, KAMPALA, Aug 12 – The suspected mastermind of the July 11 bomb attacks in Kampala said on Thursday he was driven by "rage against the Americans" as Ugandan authorities declared all suspects in the blasts had been arrested.
Issa Ahmed Ruyima said he was a member of Somalia\’s Islamist insurgent group Shebab, which has claimed responsibility for the double suicide blasts that killed 76 people on the evening of the football World Cup final.
Ruyima, 33, identified as the ring-leader of the attack gang, was presented to the media with three other suspects by Ugandan authorities who said all those behind the blasts had been captured.
Ruyima left fighting in Somalia, crossed into Kenya in April and stayed in Mombasa, but was told by his Somali superiors he had to move on to Kampala.
In Kampala, he lived in a safe house where he planned and coordinated the attacks, and on the D-day he dispatched his brother to take an explosive to a venue in Kampala, but that bomb failed to explode.
He sent another man, Idris Nsubuga, along with a suicide bomber to a bar.
"My rage was against the Americans whom I deemed were responsible for all the sufferings of Muslims around the world," said Ruyima who he left Kampala the day before the blasts.
Nsubuga, a 30-year-old Ugandan, also presented at the press conference, said he was recruited at a time he had family problems and emotional distress.
"At the time I was unemployed. I was emotionally distressed. I had problems. A lot of misunderstandings with my wife," he said.
Plans for the attacks began after June 25 as the gang started surveying Kampala entertainment spots they would hit.
"He first specified Americans, where Americans hang out, then he generalised whites, where whites hang out," said Nsubuga, referring to the mastermind Ruyima.
"He wanted to punish the Ugandan government as well as the Americans for their involvement in Somalia."
Two suicide bombers, one Kenyan and the other a Somali, would eventually blow themselves up at two venues: the Kenyan at an Ethiopian restaurant and the Somali at a Rugby Club, where Nsubuga also detonated an explosive.
The Somali man "seemed very excited" when shown his target, Nsubuga said.
On the eve of the attacks, the worst in East Africa in 12 years, Nsubuga went to the safe house where he was handed a mobile phone with the name "BETI" which he was to call once the first blast went off to detonate a bomb.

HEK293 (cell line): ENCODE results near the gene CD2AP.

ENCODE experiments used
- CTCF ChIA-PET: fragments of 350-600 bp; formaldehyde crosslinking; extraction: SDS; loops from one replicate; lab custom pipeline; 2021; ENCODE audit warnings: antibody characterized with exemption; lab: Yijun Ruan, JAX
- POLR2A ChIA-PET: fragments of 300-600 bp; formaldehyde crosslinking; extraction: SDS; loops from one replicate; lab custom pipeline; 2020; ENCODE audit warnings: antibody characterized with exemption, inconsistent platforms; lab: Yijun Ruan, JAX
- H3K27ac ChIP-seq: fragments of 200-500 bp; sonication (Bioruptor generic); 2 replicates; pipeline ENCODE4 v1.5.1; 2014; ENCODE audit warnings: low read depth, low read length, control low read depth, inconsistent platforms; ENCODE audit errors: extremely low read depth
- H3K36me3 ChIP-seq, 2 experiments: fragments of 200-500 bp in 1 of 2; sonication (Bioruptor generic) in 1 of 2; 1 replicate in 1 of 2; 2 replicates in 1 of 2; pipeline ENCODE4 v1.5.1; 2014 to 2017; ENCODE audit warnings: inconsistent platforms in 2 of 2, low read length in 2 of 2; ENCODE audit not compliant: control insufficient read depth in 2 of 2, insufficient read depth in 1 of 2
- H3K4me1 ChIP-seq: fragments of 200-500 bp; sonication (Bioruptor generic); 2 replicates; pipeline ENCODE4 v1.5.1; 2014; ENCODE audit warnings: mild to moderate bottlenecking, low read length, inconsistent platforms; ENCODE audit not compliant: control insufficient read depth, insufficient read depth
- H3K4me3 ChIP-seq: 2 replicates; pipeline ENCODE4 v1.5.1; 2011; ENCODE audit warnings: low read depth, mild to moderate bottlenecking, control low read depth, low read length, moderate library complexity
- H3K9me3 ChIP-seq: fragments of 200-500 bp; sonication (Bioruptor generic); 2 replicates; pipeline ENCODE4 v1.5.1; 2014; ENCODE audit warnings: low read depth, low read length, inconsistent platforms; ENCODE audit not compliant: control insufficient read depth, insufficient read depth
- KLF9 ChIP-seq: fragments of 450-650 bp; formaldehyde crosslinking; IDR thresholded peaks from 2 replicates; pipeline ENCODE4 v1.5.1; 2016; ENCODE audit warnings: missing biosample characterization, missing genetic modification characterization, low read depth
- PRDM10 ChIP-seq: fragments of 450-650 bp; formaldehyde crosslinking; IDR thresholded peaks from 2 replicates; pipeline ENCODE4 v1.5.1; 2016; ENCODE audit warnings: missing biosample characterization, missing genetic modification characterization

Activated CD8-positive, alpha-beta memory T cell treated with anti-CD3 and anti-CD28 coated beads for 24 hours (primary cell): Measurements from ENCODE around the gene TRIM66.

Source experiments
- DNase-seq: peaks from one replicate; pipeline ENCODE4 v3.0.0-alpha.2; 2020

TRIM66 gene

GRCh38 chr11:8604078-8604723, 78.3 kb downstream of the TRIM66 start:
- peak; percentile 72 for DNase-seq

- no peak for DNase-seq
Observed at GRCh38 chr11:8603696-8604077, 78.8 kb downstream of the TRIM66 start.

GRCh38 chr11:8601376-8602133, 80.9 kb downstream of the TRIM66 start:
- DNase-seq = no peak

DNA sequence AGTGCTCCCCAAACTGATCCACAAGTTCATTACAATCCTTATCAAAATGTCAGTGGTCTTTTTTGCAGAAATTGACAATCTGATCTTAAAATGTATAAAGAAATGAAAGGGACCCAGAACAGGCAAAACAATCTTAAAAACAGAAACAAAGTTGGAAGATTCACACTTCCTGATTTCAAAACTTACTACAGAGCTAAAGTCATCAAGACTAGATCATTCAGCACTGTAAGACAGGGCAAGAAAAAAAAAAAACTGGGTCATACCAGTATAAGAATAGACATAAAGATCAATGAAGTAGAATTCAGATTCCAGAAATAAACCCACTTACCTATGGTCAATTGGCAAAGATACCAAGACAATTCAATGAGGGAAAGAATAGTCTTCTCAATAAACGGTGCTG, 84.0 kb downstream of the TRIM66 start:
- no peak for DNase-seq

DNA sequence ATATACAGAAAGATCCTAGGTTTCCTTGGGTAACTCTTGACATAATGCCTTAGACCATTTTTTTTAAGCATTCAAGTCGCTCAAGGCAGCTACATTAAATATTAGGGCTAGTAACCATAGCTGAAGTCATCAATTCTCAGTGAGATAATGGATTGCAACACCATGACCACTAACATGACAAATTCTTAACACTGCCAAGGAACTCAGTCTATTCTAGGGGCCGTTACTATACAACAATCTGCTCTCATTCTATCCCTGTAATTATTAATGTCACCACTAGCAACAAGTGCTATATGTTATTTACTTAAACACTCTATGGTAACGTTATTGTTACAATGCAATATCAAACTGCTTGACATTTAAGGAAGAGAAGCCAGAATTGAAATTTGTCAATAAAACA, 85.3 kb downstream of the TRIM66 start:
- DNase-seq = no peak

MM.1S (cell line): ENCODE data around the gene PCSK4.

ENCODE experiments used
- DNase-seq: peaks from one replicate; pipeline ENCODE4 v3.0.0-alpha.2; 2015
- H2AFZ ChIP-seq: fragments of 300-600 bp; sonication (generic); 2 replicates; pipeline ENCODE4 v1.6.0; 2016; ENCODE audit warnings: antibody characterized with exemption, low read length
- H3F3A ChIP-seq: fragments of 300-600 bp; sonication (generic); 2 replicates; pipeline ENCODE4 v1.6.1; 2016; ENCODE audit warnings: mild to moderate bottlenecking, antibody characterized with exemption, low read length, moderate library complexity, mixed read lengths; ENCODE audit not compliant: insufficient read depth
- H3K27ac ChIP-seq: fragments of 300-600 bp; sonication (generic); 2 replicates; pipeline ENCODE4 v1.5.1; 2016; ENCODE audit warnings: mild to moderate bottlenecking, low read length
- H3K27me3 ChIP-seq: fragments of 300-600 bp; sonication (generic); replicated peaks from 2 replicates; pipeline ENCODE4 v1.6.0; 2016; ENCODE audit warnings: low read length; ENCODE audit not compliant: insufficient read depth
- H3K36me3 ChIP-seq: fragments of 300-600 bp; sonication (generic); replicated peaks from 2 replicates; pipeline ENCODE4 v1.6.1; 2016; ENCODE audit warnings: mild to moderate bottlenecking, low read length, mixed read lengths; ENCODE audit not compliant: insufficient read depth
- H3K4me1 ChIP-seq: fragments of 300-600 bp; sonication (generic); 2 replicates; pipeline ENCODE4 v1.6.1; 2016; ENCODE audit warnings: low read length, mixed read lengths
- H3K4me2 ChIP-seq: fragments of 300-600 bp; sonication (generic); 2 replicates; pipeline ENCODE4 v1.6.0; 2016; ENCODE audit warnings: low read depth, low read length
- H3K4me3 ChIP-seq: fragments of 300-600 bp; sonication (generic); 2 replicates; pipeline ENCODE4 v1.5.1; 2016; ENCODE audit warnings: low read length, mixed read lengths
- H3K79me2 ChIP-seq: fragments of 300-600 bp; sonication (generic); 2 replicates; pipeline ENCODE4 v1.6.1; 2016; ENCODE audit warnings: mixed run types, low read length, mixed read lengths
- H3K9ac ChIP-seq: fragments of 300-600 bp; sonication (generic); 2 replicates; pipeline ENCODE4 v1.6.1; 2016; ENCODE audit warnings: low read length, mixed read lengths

The Somali said he would blow himself up at 11:15 pm. After a final exchange with his accomplice, Nsubuga stepped out of the bar and waited.
"I called a friend just to relieve myself of tension, just to know how the match was," he said. "That\’s when the first blast went off.
"I reached my pocket, grabbed that phone and called that number. That\’s when the second blast went off.
"I didn\’t want to be called a traitor by those people," he said, adding that he then went home to his wife, destrotyed his phone and watched TV.
"Then at some interval we switched to (a channel) and they were breaking news and started showing live pictures."
The Shebab, who pledge allegiance to Al-Qaeda leader Osama bin Laden, said the blasts were intended to punish Uganda for deploying troops for the African Union forces in the Somali capital Mogadishu.
"We have apprehended all those responsible for the planning and execution of these cowardly attacks." James Mugira, head of military intelligence, told reporters.
He however did not say how and when the arrests were made.
Three Kenyans have also been arrested in connection with the explosions and were charged on July 30 by a Kampala court with 76 counts of murder in the first such cases against suspects in the deadly attacks.
The three were traced through a mobile phone that was found alongside an unexploded suicide vest at what would have been a third attack site in Kampala.